I often find myself conflicted by what I call “carpe diem” articles, pieces that criticize the mundaneness of everyday life or some other aspect of collective society and instead urge the reader to find happiness in small things. This seems to be a recurring theme especially at Penn, where various columnists, including myself, have come to write about the idea from different perspectives. More specifically, these pieces tend to focus on — and usually criticize — Penn’s overly pre-professional culture or hyper-competitiveness. They usually call for us to step back and enjoy life more. Don’t care so much about that internship, it’s ok to get a B-plus, and so on.
Even when I am the one saying something along this line, it has always struck me as an ultimately unfulfilling piece of advice. Because here’s the thing: We care, and we are extremely, almost manically competitive. Most of us are here because of this collective common characteristic.
Whether in the classroom, the athletic fields, or other arenas, we were the kids that cared about winning. And make no mistake — winning is only meaningful as long as there is a loser. We are not here because we were exceptionally nice, or the most generous, or even the most morally commendable people. As diverse as Penn is, I feel safe in saying that the drive to succeed is one of the few qualities that unite us as a community.
This point, while universally accepted and assumed, is generally missing in our debate about how and what Penn ought to be. The culture of competition results in a setting in which students push themselves and others to their full potential. So it has always seemed somewhat self-denying, somehow not true to ourselves when people talk about how we are too competitive, or too career-oriented, and so on. The same mindset that has gotten us here can’t suddenly be declared a negative trait now that we’ve identified problems in the culture it creates.
It is also troubling because it suggests that there can be no complete solution to the issues we face concerning mental health and stress without compromising Penn’s defining identity. For Penn to keep commanding so much respect from the world, it must continue to admit people based on their qualifications, which most times are a direct result of just how much people care and try.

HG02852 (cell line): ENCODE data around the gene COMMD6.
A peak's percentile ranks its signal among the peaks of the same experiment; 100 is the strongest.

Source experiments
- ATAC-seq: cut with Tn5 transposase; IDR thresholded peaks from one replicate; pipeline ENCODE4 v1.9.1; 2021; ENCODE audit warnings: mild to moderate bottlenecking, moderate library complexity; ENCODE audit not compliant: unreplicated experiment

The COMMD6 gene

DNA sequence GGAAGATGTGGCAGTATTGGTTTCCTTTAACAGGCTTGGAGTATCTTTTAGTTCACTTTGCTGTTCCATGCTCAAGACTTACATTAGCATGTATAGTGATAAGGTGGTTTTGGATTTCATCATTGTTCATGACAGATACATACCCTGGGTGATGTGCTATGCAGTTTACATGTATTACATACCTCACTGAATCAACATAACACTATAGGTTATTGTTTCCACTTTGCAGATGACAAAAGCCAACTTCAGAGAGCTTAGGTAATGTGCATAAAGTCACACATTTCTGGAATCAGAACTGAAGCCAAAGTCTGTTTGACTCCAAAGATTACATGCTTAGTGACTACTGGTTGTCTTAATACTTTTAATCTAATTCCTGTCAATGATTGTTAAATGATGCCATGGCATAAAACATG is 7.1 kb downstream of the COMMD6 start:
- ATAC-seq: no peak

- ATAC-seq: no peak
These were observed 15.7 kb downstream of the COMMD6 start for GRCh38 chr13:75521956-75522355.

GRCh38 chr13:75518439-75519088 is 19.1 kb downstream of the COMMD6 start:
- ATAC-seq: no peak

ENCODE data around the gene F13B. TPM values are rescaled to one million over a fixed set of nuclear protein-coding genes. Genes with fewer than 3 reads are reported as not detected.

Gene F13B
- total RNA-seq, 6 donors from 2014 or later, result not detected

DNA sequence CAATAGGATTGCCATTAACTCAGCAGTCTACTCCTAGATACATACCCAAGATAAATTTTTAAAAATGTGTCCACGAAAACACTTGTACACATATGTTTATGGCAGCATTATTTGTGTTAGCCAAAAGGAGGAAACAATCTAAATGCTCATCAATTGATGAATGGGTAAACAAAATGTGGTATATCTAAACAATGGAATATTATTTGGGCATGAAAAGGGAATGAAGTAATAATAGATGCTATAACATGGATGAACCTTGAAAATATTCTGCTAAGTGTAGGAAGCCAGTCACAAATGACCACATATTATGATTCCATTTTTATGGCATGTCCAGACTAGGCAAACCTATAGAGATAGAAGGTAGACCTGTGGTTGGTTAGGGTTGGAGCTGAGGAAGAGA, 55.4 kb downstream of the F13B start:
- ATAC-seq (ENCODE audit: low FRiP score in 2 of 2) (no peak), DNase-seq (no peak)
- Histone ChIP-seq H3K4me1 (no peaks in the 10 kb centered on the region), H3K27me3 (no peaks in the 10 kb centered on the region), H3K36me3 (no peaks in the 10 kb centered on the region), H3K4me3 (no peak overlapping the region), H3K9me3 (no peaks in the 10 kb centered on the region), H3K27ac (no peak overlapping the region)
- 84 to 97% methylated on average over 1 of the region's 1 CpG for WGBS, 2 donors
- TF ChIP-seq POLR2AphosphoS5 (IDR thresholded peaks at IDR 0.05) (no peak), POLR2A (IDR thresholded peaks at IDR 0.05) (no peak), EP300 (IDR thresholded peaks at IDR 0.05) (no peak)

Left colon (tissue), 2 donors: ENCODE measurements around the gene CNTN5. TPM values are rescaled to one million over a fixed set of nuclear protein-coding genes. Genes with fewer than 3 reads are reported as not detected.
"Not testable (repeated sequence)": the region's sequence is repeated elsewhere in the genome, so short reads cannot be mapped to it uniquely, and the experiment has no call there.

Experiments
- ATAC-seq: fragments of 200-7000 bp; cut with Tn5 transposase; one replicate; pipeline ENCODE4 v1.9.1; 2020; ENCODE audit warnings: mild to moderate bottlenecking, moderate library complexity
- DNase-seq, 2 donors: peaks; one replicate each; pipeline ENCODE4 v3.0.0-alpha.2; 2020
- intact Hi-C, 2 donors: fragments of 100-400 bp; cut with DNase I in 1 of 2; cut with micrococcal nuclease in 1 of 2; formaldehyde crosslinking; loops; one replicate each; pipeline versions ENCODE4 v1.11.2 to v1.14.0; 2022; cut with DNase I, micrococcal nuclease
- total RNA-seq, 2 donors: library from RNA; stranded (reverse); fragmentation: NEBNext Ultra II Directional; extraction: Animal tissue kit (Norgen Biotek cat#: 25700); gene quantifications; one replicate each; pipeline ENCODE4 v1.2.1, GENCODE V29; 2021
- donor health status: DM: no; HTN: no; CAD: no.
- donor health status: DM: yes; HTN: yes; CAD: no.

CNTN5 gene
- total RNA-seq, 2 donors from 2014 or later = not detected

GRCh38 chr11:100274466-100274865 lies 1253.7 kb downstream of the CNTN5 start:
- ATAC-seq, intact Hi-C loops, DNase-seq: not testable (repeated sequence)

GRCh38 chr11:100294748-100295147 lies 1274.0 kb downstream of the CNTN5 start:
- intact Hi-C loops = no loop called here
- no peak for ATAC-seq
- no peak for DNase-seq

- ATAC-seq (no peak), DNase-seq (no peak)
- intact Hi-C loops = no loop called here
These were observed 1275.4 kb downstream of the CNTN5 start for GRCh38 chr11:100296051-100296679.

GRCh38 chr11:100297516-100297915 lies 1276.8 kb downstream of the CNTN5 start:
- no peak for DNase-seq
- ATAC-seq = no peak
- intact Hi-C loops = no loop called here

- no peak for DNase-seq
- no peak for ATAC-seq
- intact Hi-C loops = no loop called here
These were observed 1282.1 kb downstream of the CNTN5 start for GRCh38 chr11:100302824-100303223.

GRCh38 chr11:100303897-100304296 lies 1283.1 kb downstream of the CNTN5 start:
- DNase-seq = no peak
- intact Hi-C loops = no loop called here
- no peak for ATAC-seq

So how do we then go about trying to address the issues of competition within Penn culture? I don’t believe that the fact that this is a fundamental part of who we are means that there is nothing that can be done to reconcile our view of what Penn should be with what it actually is. For me, the key lies in how we self-identify. How we choose to think of ourselves directly influences how we react to failure and how we deal with the stressful environment that is Penn.
For example, many people consider their first career path out of college to be a defining characteristic of themselves — some argue that we are even more of a LinkedIn generation than one of Facebook. And it is of course obvious that we would care about what we do professionally. But it is when we only think of ourselves in this way, when we think of ourselves just as everyone else does, that things become more difficult for us.
My fellow columnist Lucy Hu wrote that “happiness doesn’t come from your resume.” This is a claim that for reasons aforementioned, I feel uneasy about. I would say that happiness does and should come from your resume, but that it does and should not come only from your resume. The distinction, while seemingly minor, is crucial. It allows us an honest yet hopeful premise on which to facilitate our continuing conversation about Penn’s culture. Our professional and academic achievements are something that we naturally take pride in. But it is important to realize that we are more than that, even though others may not have the opportunity to find that out.
We are complex human beings, each having taken different paths that converged onto Locust Walk. We are indeed our majors, our GPAs, our SAT scores, our professional experiences, our leadership positions, and LinkedIn connections. But we are also our human relationships, our challenges overcome, our moments of courage and resilience, our dreams dreamt, and our values discovered. It is perhaps a miracle that the beauty of that doesn’t make it any less true, and we ought to remember that more often than we do.
JAMES LEE is a College senior from Seoul, South Korea, studying English and philosophy, politics and economics. His email address is email@example.com. “The Conversation” usually appears every other Monday.
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